The Holocaust Survivor Memoirs Program

Ann Szedlecki

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Born
July 13, 1925 Lodz, Poland

Map of Mukacevo, Czechoslovakia

Immigrated
1953 Toronto, Ontario

Ann Szedlecki was a Hollywood-film-loving fourteen-year-old when the Nazis invaded Poland in 1939 and she fled to the Soviet Union with her older brother, hoping to return for the rest of her family later. Instead, she ended up spending most of the next six and a half years alone in the Soviet Union, enduring the harsh conditions of northern Siberia under Stalin’s Communist regime. Szedlecki’s beautifully written story, which lovingly reconstructs her pre-war childhood in Lodz, is also compelling for its candour about her experiences as a woman in the Soviet Union during World War II. As a very young woman without family, living largely by her wits, she was only too aware of her own vulnerability, and she met every challenge with a fierce determination to survive.

About Ann

Ann Szedlecki was born Chana Frajlich in Lodz, Poland in 1925. After the war, she returned to Lodz to find that every member of her family had perished. In 1950, she married and immigrated to Israel and then, in 1953, to Toronto. Ann Szedlecki passed away in 2005.

Photos and Artifacts

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    The last photograph, taken in Bolimów, Poland, that Ann received from her family in the Warsaw ghetto. Left to right: Ann’s father, Shimshon Frajlich; Ann’s mother, Liba Bayla Frajlich, holding her granddaughter, Miriam; Ann’s sister, Manya; and her two aunts, Tauba and Sarah.

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    Ann’s re-issued birth certificate. Lodz, Poland, 1951.

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    The street sign for Stary Rynek, the street where Ann was born.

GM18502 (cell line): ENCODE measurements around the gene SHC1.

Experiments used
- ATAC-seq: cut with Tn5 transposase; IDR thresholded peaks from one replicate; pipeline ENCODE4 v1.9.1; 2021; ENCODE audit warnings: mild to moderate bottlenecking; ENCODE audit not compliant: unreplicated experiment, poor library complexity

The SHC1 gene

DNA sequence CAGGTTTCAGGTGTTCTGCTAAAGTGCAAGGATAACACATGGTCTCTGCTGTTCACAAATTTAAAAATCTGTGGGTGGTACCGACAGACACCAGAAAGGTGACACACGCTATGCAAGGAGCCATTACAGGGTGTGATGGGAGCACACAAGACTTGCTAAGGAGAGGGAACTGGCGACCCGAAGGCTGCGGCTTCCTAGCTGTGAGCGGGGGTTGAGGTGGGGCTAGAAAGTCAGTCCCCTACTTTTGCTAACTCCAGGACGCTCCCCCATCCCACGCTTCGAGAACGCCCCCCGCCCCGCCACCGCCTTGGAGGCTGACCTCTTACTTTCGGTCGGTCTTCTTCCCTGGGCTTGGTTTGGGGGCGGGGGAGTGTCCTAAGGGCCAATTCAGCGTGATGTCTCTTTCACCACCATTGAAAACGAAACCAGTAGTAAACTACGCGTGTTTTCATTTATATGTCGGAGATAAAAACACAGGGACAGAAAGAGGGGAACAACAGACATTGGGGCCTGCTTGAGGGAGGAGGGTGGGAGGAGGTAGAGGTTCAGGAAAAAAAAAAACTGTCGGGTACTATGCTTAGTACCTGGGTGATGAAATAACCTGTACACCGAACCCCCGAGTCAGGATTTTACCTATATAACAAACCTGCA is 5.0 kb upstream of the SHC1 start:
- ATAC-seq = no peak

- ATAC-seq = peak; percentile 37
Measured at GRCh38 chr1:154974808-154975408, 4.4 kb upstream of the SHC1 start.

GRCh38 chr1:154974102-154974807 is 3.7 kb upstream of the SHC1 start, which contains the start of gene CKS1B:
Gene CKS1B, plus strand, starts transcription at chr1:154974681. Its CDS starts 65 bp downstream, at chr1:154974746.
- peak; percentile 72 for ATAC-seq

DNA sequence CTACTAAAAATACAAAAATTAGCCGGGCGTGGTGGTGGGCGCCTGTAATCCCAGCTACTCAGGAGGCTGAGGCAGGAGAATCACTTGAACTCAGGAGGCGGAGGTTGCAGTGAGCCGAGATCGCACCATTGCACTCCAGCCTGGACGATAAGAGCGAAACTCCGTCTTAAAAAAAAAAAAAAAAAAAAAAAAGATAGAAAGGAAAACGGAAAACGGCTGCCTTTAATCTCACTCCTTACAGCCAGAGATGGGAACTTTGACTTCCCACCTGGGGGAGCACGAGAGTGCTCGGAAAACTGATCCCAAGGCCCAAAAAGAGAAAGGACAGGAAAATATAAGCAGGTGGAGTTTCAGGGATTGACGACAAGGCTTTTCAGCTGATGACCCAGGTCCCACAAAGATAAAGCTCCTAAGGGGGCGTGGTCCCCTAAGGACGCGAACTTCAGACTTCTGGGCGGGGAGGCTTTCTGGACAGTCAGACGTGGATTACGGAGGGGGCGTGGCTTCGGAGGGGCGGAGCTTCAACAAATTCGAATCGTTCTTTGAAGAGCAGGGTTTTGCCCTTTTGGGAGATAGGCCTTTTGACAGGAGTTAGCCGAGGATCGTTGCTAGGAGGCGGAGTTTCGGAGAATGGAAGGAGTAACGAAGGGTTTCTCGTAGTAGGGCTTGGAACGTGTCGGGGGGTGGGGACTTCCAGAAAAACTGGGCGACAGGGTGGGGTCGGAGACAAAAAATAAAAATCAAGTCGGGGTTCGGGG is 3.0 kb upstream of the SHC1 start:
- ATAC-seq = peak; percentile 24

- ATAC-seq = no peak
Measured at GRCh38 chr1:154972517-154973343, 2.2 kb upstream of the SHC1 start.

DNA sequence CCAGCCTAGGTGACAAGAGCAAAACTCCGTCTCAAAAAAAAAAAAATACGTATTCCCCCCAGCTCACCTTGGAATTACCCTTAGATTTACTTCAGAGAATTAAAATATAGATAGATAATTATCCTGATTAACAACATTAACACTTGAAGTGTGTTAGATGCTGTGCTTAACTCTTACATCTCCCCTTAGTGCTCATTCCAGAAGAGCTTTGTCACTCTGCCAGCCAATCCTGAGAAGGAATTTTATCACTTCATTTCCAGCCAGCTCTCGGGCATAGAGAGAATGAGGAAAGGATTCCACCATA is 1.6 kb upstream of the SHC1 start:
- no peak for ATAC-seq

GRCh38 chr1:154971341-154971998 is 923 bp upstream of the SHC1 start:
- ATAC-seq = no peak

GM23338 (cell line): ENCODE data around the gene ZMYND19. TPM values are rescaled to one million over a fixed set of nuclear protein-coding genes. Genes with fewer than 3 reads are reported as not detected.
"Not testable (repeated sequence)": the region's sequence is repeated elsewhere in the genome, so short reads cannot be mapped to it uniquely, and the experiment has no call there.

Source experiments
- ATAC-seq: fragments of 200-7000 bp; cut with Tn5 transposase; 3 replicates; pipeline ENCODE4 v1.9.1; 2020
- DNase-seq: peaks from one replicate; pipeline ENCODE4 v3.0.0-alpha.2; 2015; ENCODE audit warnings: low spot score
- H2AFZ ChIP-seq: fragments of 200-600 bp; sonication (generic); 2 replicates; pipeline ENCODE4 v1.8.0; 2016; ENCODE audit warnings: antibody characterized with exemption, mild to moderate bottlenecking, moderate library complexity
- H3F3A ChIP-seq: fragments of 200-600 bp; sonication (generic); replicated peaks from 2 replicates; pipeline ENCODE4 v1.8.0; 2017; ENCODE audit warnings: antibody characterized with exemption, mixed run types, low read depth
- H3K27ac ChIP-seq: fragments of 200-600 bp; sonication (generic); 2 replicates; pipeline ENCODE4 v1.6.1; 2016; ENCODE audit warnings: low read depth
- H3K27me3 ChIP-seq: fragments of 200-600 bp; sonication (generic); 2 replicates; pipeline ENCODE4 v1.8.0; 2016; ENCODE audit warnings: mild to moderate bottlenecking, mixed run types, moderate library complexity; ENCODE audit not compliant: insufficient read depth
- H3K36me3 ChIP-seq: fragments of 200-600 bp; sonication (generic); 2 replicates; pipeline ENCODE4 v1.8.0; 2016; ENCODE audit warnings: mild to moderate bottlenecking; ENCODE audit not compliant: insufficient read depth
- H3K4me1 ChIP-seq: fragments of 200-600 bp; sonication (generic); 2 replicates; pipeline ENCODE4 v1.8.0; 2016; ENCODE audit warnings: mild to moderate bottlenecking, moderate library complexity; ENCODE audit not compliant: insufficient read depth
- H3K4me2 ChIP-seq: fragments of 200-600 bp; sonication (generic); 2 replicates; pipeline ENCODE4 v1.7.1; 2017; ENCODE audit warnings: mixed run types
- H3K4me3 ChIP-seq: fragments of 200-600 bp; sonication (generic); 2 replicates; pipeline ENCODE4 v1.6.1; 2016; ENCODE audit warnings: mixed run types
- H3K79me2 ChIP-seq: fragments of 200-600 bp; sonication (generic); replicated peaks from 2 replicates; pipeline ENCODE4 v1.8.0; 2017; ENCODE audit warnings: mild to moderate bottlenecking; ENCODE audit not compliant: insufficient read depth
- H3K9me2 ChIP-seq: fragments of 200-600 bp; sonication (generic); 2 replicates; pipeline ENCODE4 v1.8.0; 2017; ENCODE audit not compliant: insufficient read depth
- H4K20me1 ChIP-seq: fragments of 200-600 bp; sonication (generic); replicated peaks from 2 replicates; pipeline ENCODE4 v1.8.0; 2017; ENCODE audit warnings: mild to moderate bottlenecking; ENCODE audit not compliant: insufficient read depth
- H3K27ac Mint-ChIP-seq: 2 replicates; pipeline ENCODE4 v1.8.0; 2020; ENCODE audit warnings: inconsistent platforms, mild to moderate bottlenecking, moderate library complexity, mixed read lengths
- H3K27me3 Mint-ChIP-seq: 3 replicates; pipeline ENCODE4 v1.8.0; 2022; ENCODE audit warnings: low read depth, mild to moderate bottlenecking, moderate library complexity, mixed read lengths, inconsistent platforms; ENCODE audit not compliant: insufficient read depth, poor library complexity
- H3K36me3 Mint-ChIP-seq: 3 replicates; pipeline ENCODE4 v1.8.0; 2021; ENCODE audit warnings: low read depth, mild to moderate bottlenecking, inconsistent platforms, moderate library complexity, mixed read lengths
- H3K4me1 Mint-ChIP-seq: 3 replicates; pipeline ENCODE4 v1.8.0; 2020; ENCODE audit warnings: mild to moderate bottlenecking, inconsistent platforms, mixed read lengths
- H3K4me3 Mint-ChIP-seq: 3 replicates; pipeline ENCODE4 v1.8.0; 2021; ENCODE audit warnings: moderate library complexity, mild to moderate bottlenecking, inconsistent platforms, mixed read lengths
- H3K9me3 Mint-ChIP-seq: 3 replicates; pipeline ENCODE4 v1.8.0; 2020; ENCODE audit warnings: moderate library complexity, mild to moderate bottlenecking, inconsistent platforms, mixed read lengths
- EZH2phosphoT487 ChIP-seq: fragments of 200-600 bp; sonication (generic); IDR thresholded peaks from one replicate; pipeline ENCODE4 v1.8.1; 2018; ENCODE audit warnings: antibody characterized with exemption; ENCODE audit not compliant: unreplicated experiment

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    A modern photograph of the courtyard at Stary Rynek No. 1, where Ann’s family was living when she was born in 1925.

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    The street sign for Podrzeczna, where Ann’s family moved in 1935.

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    A modern photograph of the tenement that was Podrzeczna No. 12 when Ann lived there as a child in Lodz, Poland.

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    A modern photograph of the bandstand in Helenów Park, Lodz, where young Ann attended summer concerts.

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    A modern photograph of Public School No. 132 for Jewish Girls in Lodz, where Ann studied at age seven.

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    Ann when she was living in Siberia during the war.

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    Gienia Kaliner, Ann's roommate in Ridder/Leninogorsk.

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    Pesach Kaliner (brother of Gienia Kaliner, Ann's roommate in Ridder/Leninogorsk).

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    A modern photograph of the house where Ann lived when she returned to Lodz after the war.

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    The sheared off wall where Ann's family’s apartment building had stood on Polnocna before the war. This is what Ann found when she returned to Lodz in 1946.

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    Ann with her husband, Abraham Szedlecki, in Lodz, circa 1947.

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    Ann. Poland, circa 1949.

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    Ann on a visit to Israel in 1984.

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    Ann (left) with Gienia Kaliner Fogelbaum, Toronto. Gienia was Ann's roommate in Ridder/Leninogorsk, Kazakhstan.